Regina, Saskatchewan

View of “Conceptions of White,” 2022. From left: Ken Gonzales-Day, The Wonder Gaze, St. James Park, 2006–22; Hiram Powers, Model of the Greek Slave, 1843; Deanna Bowen, White Man’s Burden, 2022. Photo: Carey Shaw.

View of “Conceptions of White,” 2022. From left: Ken Gonzales-Day, The Wonder Gaze, St. James Park, 2006–22; Hiram Powers, Model of the Greek Slave, 1843; Deanna Bowen, White Man’s Burden, 2022. Photo: Carey Shaw.

“Conceptions of White”

Mackenzie Art Gallery

What is white, as a shade, a concept, an identity? Too often, binary ideas cloud deeper investigations into the historical construction of whiteness as a race. In this group exhibition, curators Lillian O’Brien Davis and John G. Hampton explored connections between the political myth of whiteness that developed alongside the dispossession of Black and Indigenous people and the aesthetic and philosophical significance of white in art. Tightly organized yet covering a broad swath of time, “Conceptions of White” began fittingly with Robert Morris’s white-latex-on-aluminum Portal, 1964, which served as a literal and figurative entrance to the gallery. The viewer could choose to walk through this somewhat narrow “doorway”—which had plenty of space on either side—or move around it. Inside, works ranged from a plaster replica of the Apollo Belvedere, ca. 120–140 CE, a marble Roman sculpture long thought to copy a lost Greek original in bronze; to Model of the Greek Slave, 1843, by American Neoclassical sculptor Hiram Powers; to work by contemporary artists such as Fred Wilson and Howardena Pindell; as well as new commissions for the exhibition.

White remains pervasive in art and art history, from republican architecture and Greco-Roman marbles still widely and erroneously perceived to have always been white, to the putative neutrality of the white cube. For centuries, whiteness in the West has enjoyed positive connotations of purity, going back to Johann Joachim Winckelmann’s ideal of art and beauty as informed by Greek sculpture. This narrative is troubled by Nell Painter’s Ancient Hair, 2019, which interrogates the racial cue of hair to challenge the lie, amplified by the American far right, that the ancients were white. Documentation of Painter’s studio installation detailed her research process, conducting our attention to the curly (nonwhite) locks of Greco-Roman statuary versus the straight hair of Winckelmann and Goethe, whom the artist calls “scholars of Whiteness.” This inquisition neither casts judgment nor blames any one voice, but rather shares insights and findings, mirroring the apparent objectivity with which “whiteness scholars” have presented their theories.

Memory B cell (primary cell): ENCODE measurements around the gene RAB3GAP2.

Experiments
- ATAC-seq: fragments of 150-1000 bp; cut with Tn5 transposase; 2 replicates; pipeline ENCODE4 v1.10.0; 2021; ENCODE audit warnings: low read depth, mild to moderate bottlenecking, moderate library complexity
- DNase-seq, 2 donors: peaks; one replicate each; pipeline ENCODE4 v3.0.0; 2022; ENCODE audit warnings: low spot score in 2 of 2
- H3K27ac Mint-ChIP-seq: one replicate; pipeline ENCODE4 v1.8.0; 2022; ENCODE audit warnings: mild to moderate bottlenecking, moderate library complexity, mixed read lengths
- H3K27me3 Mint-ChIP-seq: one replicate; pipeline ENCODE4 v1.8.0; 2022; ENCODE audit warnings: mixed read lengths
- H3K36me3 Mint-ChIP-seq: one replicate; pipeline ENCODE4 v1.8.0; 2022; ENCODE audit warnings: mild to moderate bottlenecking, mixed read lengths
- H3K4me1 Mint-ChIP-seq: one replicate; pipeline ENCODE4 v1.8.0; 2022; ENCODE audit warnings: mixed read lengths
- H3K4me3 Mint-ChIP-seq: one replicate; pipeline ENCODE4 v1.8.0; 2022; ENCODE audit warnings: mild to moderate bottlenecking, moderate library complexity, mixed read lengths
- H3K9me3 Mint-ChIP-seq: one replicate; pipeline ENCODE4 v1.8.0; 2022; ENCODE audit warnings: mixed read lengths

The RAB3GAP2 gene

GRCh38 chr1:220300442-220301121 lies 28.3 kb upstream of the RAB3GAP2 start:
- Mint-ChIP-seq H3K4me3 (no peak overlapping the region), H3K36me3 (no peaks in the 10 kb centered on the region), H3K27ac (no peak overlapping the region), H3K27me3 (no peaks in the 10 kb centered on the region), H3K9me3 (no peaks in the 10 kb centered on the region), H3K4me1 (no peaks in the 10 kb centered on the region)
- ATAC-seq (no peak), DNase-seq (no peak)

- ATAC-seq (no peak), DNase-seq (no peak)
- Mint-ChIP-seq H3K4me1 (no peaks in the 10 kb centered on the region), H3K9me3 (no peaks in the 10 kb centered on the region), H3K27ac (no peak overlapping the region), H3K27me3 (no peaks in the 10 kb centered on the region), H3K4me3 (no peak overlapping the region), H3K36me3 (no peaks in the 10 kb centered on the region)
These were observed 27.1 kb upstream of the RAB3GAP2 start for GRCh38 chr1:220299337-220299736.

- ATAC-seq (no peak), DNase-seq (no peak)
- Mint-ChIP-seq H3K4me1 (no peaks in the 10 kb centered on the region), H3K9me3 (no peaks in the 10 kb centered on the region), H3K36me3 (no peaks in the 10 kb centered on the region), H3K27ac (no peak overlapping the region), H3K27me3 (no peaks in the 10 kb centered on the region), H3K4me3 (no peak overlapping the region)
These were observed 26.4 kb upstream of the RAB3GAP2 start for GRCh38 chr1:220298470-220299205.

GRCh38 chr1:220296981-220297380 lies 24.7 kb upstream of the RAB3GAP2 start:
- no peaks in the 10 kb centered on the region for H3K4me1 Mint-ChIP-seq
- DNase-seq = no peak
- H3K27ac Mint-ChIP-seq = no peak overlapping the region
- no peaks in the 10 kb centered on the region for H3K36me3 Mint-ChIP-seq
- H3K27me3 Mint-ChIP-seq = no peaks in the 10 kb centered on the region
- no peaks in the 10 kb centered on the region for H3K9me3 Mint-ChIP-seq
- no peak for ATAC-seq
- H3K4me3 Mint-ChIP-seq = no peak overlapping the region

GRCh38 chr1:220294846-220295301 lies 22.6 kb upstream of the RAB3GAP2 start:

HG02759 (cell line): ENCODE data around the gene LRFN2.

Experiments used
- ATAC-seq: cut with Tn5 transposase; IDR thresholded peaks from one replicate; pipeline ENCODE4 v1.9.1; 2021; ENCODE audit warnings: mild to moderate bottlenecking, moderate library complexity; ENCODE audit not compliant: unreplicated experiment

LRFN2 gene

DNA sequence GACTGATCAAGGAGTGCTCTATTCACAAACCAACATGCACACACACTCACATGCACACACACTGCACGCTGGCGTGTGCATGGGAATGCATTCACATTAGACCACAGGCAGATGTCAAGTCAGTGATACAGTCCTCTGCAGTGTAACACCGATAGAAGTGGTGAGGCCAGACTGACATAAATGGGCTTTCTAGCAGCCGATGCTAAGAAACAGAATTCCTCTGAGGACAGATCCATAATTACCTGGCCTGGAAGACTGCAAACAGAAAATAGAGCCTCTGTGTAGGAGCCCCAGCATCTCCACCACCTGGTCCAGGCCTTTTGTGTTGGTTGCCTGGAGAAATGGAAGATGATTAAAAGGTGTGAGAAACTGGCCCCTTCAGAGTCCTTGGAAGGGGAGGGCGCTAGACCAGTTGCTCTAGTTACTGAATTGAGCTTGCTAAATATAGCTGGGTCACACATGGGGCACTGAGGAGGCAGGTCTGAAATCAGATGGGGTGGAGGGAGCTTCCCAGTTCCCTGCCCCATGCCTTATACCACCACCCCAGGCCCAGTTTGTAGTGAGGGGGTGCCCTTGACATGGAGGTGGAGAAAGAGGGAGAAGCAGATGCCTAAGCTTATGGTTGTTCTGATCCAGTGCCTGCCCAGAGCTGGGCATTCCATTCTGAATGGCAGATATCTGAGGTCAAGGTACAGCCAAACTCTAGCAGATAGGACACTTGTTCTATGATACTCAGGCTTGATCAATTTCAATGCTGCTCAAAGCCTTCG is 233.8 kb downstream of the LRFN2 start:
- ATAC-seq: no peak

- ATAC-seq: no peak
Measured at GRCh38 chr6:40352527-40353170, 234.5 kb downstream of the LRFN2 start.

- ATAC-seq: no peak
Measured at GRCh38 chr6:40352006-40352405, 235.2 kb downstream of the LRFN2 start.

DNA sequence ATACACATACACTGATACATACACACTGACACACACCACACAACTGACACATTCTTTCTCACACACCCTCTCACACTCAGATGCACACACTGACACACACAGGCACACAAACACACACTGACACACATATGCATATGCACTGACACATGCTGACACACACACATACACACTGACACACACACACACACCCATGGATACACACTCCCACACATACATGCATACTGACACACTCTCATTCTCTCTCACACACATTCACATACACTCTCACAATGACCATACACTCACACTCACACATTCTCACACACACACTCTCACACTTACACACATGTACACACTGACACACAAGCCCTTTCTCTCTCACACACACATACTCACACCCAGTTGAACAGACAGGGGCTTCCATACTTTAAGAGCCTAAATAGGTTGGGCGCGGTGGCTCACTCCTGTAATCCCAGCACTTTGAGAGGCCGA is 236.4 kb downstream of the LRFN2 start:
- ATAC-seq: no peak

This line of questioning was further followed in Jennifer Chan’s algorithm-driven work Aryan Recognition Tool, 2022. At a small desk against a wall, visitors could have their faces scanned. Machine-learning facial recognition software, using Google’s infamous FaceNet, then attempted to determine how Aryan they were, matching their appearance to a data set of Nazi visages, including those of SS commanders, concentration-camp guards, and killing squads. In a shrewd reversal, Chan exploits the racial bias of artificial intelligence technology to turn the debunked field of phrenology against its Nazi practitioners, allowing us to see the Aryan in everyone.

In White Man’s Burden, 2022, Deanna Bowen looked at what is in a name—most disturbingly that of T. C. Douglas, inscribed on the building which houses the gallery. Historical oil paintings from the MacKenzie’s collection were shown along with a series of giclée prints that documented archival material, including a photograph of Douglas’s 1933 graduate thesis. In sifting through the sands of history, Bowen reveals that Douglas—once voted the Greatest Canadian, as the so-called Father of Medicare, in a Canadian Broadcasting Corporation contest—had written his master’s thesis on “the problems of the subnormal family,” which pleaded a case for eugenics. Bowen’s discovery highlights how figures such as Douglas have shaped Canadian culture, their influence profoundly altering national mythology. Crowded together on the wall, the paintings riffed on the display strategies of a European salon: Whose work gets to be shown in this way?

The exhibition reached an overwhelming crescendo with Arthur Jafa’s The White Album, 2018. Here, white identity is depicted in its many shades: befuddling, horrific, gleeful, filled with hate. Jafa’s fast juxtapositions of found and original footage arrange a prism of whiteness, seemingly roasting it while reveling uncomfortably in its deep complexity. A clip showing cybergoths dancing under a bridge to rapper Future’s 2017 song “Mask Off” as part of an internet challenge conjures sheer hilarity and brings back the question, What is white? Viewers were left to draw their own conclusions to this open question, one with no defined answer.